Copyright 2013 by John T. Reed
If you had more than $10,000 in foreign accounts in 2012, you must get Treasury From TD F 90-22.1 to an IRS office in Detroit by 6/30/2013, not with your tax return. However, Turbotax insists on filling this out in conjunction with your tax return once you check the “yes” boxes in line 7a of Schedule B—which you MUST do if you have such accounts.
Line 7b of Schedule B asks the name of the “foreign country” where “the account” is located. That assumes only one—an IRS screw-up, not Turbotax. In our case, the correct answer is Australia, Canada, and New Zealand, which would fit on line7-b. However, when my wife tried to enter those three countries, Turbotax entered “See stmt.” That is false. You are not supposed to file TD F 90-22.1 with the tax return. We do not plan to. So Turbotax is referring the IRS to a non-existent statement.
Accordingly, I urge you to use Turbotax to create your tax return, but not file it electronically. Instead, hand write the names of the countries into line 7b and mail it in.
Furthermore, Turbotax fills Form TD F 90-22.1 out incorrectly—a form where mistakes can cost you a $10,000 fine! In our case, we own the foreign accounts jointly, so we are not supposed to use the second sheet, which is for married filing separately. Turbotax uses it and keep saying you have an error for not filling it out. Morons!
Also, the top of each page after the first asks for the year, taxpayer ID number of the “filer” (me) and last name of the filer and page numbers in the format of ___ of ___. Turbotax leaves all but the page numbers blank and screws up the page numbers by including the “separately” page in direct violation of explicit IRS instructions. You are not allowed to leave the year and “filer” info blank and you have to label the first jointly page as #2 not the blank and therefore omitted “separately” page.
Turbotax asks how many joint owners on line 24 and my wife correctly answered 1. I am the “filer.” She is the only “joint owner.” But then when asked for the name, SS# and address of the “joint owner,” Turbotax automatically typed in MY info instead of my wife’s, three times per page! Also, when you are married, the IRS instructions says to write “(spouse)” after the last name of the joint owner. Turbotax will not let you fill in those lines and negligently violates all these explicit IRS instructions on a form where errors can cost $10,000. Thanks a lot, Intuit.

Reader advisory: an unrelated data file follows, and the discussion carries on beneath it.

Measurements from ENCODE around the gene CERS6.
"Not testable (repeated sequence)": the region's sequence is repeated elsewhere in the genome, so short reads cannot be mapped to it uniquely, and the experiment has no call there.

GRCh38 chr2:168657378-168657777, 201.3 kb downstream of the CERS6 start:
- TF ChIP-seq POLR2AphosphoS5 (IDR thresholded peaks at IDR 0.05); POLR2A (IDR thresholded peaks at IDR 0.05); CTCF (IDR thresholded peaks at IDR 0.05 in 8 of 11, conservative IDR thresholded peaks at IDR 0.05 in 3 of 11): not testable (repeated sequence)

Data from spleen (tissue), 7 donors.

In other words, the Form TD F 90-22.1 automatically created by Turbotax is a pile of errors caused by poor computer programming and the Intuit programmers simply either not bothering to read, or willfully disregarding, explicit IRS instructions. So use Turbotax to create your normal Form 1040 income tax return, override “See stmt” on line 7b of Schedule B manually if you have more than one foreign country account, remove all the Form TD F 90-22.1s created by Turbotax from your tax return and burn them before they somehow get you into trouble. File your tax return by snail mail. Then separately file your Form TD F 90-22.1 which you either fill out by hand or using the IRS web page where you can file it on line.
Last year, I actually used Adobe Indesign and simply created the answers to all the blanks and lined them up so I could print the correct answers neatly onto the correct locations on the blank IRS Form TD F 90-22.1 then mailed it in.
Turbotax is worth than worthless with regard to Form TD F 90-22.1. I fills it out incorrectly in violation of the explicit IRS instructions for filling out the form.
Finally, although the form has a block for “filer” signature, if you file jointly, both the “filer” and the “joint owner” are supposed to sign in the “filer” signature box. I’m not making this up, folks. Read the IRS instructions for the form (which start on page 6 of this pdf) if you doubt.
Form TD F 90-22.1 is also known as the Report of Foreign Bank and Financial Accounts (FBAR). You are required to file it under the Bank Secrecy Act, not the Internal Revenue Code, although the IRS Form 1040 asks about it.
John T. Reed